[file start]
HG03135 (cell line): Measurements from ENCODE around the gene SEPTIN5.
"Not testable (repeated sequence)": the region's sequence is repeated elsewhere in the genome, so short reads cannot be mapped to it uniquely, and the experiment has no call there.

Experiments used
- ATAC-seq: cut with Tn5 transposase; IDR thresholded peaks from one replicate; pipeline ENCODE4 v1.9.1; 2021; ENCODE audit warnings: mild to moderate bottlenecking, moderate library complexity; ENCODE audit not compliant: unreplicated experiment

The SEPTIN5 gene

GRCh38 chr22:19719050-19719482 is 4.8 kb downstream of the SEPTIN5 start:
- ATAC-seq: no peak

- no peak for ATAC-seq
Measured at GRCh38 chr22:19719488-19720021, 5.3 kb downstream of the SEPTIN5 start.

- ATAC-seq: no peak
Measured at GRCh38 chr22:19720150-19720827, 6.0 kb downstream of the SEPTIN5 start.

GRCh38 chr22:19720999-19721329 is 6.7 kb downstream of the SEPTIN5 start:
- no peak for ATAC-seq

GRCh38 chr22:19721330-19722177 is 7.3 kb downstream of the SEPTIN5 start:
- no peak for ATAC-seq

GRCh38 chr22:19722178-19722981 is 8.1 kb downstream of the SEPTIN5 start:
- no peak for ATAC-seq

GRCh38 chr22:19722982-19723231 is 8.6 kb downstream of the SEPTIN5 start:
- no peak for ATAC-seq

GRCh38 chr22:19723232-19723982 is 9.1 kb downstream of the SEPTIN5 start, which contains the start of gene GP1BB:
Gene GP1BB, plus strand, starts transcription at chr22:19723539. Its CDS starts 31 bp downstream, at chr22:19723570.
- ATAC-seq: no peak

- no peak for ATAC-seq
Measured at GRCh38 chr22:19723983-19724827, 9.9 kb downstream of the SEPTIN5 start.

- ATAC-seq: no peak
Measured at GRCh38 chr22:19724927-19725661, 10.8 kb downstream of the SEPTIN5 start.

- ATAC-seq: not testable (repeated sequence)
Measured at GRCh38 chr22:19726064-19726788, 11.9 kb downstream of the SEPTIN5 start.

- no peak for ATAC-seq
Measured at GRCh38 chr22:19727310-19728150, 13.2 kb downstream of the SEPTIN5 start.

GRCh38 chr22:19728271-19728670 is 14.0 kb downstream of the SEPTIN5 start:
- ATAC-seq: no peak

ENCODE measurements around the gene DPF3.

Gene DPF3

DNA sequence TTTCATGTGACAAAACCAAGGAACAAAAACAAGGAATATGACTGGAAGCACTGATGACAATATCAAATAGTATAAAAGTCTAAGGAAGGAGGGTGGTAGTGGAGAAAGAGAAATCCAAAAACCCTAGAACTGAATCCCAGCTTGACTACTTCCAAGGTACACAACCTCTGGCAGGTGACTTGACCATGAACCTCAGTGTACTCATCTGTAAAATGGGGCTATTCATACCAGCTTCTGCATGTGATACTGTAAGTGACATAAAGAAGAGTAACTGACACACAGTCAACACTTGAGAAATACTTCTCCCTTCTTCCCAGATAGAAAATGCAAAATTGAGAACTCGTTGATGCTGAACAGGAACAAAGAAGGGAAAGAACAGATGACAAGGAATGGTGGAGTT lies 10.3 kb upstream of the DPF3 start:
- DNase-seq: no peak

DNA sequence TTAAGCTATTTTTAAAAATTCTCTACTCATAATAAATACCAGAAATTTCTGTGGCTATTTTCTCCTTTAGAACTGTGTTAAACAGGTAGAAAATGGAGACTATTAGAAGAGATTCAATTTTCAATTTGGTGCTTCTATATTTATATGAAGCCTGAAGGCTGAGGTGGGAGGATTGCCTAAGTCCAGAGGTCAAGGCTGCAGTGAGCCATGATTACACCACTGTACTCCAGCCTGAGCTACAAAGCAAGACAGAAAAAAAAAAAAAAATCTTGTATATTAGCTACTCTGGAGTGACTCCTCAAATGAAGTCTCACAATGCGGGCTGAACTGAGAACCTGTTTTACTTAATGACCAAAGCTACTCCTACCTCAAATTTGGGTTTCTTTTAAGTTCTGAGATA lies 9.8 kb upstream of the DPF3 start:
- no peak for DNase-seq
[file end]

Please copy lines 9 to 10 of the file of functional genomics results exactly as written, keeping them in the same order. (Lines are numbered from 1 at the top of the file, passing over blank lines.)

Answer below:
Measured at GRCh38 chr22:19719488-19720021, 5.3 kb downstream of the SEPTIN5 start.

- ATAC-seq: no peak